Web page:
I was prompted to write this piece while sitting in the cancer clinic today, waiting to have my next in the semi-annual tests I’m stuck with the rest of my life. I happened to be sitting beside a young lady who is a member of my church, who also has Multiple Myeloma. She’s a five-year survivor, in remission and doing well. I love talking with folks who have this daemon, same as I, who haven’t been around as long. You know, I think God still has me around to have these conversations.

enemy 3

You may not have cancer, but what daemon do you have that you’ve learned to life with, by the grace of God?

I old and blessed…hope you will be too.

Why give them a special month?

Diverse society 1

This is February, Black History Month. The genesis of Black History Month was in 1926 when Carter G. Woodson, the historian, author and journalist started Negro History Week. The week was later expanded to Black History Month in 1976. (This year marked the 50th anniversary of the beginning of Negro History Week and the bicentennial of the United States’ independence.) Today Black History Month is recognized internationally by Canada, the U.K., Ireland and the Netherlands.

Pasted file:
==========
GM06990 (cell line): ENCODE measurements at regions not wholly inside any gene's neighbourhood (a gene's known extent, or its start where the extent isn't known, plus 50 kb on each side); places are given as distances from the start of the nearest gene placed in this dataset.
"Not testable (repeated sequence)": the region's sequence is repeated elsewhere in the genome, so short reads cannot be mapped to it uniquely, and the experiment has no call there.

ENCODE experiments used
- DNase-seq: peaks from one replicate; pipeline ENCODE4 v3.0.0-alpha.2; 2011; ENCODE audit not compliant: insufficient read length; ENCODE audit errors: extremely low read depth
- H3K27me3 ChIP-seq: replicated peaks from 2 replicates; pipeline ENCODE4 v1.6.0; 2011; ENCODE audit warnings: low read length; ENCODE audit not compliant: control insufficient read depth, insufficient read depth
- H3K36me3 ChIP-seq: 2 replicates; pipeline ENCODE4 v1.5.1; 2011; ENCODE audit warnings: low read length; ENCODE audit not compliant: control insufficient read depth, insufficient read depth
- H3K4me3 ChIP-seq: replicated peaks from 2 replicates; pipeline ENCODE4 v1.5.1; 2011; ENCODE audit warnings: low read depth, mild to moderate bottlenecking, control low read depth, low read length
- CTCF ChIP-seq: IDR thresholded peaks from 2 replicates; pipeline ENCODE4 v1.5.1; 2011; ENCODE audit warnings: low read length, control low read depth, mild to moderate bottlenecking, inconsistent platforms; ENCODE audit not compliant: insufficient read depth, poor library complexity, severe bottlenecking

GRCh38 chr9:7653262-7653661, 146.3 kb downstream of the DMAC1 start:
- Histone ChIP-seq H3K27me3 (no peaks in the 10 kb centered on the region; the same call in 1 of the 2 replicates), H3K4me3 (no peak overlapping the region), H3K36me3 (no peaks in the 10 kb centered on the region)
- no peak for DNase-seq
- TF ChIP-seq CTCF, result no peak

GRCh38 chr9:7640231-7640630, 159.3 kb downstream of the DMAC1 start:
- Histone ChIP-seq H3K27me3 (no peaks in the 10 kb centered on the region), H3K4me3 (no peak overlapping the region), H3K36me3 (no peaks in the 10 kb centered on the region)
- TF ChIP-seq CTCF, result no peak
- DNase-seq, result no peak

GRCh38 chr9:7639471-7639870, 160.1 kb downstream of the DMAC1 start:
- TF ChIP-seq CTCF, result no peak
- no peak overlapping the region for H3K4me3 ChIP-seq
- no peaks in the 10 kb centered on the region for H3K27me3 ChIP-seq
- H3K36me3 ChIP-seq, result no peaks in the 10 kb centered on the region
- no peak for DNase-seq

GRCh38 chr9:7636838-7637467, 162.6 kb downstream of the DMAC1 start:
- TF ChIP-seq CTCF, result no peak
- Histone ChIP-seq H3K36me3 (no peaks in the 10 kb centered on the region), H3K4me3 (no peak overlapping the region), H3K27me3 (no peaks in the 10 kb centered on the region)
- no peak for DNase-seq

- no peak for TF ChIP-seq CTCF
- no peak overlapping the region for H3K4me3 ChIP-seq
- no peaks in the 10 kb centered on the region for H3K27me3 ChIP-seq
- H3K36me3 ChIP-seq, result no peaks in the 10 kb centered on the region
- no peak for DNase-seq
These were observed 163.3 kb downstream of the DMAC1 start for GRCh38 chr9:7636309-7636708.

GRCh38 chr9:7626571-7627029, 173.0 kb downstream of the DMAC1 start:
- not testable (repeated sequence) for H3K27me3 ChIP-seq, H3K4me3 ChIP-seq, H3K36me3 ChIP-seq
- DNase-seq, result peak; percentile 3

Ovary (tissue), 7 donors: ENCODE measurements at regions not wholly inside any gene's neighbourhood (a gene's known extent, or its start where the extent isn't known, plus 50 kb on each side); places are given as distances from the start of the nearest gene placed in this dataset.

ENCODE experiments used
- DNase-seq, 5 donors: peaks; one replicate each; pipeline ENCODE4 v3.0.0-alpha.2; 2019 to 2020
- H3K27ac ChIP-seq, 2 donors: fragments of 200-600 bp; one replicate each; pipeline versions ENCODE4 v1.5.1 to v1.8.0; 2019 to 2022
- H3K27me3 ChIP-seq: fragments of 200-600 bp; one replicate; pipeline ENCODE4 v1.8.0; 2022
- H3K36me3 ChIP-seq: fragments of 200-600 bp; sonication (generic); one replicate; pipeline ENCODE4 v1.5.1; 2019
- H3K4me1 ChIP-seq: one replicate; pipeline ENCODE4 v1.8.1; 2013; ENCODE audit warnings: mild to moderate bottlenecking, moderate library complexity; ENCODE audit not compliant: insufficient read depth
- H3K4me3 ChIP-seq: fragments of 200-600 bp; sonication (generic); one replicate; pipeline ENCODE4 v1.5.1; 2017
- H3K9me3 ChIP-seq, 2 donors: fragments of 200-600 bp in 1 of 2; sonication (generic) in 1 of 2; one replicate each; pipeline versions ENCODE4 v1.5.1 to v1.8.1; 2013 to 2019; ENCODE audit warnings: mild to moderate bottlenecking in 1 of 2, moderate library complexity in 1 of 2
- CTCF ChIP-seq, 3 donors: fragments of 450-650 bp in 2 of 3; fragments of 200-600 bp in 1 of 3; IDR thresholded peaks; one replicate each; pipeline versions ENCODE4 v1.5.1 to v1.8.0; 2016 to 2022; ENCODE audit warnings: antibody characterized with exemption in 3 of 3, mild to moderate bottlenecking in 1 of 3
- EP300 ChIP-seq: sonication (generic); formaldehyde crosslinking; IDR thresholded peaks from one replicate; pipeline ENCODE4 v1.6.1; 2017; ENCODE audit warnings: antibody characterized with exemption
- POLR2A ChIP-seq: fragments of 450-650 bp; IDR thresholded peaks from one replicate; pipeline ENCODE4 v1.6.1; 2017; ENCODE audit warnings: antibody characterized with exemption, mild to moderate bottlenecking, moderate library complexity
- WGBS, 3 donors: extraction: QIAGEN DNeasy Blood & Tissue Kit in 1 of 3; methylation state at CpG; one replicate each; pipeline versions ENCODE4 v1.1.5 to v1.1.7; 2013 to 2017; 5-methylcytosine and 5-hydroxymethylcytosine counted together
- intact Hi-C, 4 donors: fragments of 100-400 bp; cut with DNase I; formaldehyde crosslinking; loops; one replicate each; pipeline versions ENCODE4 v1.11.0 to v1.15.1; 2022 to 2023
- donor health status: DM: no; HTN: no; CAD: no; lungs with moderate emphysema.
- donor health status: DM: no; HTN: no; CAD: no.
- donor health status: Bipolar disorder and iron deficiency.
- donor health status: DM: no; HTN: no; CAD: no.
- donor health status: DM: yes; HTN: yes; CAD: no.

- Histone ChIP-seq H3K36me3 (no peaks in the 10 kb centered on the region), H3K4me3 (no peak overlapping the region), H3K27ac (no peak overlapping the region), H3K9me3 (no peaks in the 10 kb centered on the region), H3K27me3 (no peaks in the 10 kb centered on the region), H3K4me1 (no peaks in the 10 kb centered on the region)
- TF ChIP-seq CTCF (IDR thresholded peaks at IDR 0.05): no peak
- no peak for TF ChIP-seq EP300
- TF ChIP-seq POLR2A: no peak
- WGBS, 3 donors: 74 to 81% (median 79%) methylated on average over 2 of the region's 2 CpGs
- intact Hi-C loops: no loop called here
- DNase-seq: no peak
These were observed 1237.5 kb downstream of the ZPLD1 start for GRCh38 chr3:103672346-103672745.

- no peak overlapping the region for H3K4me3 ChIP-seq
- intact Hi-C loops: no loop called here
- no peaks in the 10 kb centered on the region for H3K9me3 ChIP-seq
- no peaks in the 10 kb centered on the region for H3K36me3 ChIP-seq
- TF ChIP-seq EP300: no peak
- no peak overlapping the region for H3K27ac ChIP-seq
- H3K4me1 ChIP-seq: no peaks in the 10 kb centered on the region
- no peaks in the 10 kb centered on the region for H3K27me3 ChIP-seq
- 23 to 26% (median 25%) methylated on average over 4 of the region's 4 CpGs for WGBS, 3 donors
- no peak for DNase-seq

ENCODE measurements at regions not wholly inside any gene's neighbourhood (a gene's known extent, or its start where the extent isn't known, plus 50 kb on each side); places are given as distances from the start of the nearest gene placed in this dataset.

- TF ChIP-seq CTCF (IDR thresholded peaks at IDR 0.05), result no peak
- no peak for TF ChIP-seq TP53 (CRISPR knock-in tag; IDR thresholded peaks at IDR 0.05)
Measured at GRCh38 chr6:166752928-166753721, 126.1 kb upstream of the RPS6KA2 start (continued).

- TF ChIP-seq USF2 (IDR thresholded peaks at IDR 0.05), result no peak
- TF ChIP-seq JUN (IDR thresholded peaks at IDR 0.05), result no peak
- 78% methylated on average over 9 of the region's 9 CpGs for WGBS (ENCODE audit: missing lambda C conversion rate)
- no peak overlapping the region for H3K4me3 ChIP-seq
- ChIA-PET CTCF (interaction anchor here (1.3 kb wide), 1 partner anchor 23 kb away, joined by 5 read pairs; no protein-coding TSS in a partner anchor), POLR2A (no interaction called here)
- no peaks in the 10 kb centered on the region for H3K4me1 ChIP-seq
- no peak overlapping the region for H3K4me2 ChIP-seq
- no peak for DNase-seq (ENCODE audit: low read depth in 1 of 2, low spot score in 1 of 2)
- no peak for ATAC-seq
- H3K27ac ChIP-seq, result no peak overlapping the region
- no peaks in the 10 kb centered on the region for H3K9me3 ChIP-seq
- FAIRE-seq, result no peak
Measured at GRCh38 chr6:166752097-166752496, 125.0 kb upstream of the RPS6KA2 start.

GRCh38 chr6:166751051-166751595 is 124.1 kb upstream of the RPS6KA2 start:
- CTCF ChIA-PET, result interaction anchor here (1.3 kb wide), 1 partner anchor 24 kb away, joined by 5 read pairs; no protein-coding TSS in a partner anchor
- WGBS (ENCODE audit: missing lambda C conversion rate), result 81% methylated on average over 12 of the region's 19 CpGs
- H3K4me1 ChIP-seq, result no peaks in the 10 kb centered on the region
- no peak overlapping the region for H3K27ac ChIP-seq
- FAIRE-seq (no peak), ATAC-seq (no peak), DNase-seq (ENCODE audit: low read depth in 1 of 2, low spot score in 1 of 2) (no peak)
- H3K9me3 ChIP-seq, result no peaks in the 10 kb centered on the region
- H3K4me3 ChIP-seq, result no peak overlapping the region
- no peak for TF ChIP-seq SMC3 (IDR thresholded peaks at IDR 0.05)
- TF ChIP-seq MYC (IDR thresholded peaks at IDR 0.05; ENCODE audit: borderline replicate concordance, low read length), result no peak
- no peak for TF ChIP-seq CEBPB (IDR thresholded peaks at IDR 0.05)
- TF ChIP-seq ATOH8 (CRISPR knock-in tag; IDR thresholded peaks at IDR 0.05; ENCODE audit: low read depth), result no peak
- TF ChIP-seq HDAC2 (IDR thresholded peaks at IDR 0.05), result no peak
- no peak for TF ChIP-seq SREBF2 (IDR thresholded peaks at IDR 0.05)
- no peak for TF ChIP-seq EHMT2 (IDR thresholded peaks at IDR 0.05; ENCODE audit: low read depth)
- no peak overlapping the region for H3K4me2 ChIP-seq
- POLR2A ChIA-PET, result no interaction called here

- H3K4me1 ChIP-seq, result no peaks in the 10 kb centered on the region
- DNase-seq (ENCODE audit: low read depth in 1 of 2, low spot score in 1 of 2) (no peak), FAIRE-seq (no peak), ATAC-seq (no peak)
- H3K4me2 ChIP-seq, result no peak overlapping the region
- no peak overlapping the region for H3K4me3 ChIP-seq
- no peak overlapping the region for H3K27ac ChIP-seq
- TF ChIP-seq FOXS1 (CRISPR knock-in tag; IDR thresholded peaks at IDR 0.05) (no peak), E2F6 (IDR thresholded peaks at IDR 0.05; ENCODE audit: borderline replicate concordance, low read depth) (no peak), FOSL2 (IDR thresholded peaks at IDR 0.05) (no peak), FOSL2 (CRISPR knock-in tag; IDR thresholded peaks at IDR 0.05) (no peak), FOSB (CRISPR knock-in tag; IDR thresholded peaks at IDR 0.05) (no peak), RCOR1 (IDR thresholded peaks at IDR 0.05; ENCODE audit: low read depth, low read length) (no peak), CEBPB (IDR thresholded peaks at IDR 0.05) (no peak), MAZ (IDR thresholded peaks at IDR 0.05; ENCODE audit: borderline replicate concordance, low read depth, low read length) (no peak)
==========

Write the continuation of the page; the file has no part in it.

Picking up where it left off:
There are many who feel strongly that Black History Month, or the recognition of contributions made by people of African descent to the building of America should not be limited to just one month. I count myself among those who think that way. I also feel strongly that no segment of a population should be relegated to a week or month-long celebration in the history of a nation.

Have you looked at the calendar lately and noticed the number of month-long recognitions that have been set aside for groups in our society? We have Women’s History Month, Native American Heritage Month, Hispanic Heritage Month, just to name a few. As with any good thing, there are those who beg the question why. Why do we have to have these special months to recognize anyone? After all, we’re all American, aren’t we?

Diverse society 2

 

 

Of course, we’re all Americans, but have we all been treated as such. Have we all been recognized in the normal course of activities that keep a country operating? History has a habit of telling their story and not all of our story. Annals are usually the compilation of records kept for the general society buy those in power; those who operate the financial institutions, the government, the mainstream cultural institutions, even the mainstream religious institutions. Without access to mainstream outlets, some folks cannot easily influence the telling of local, national and international stories.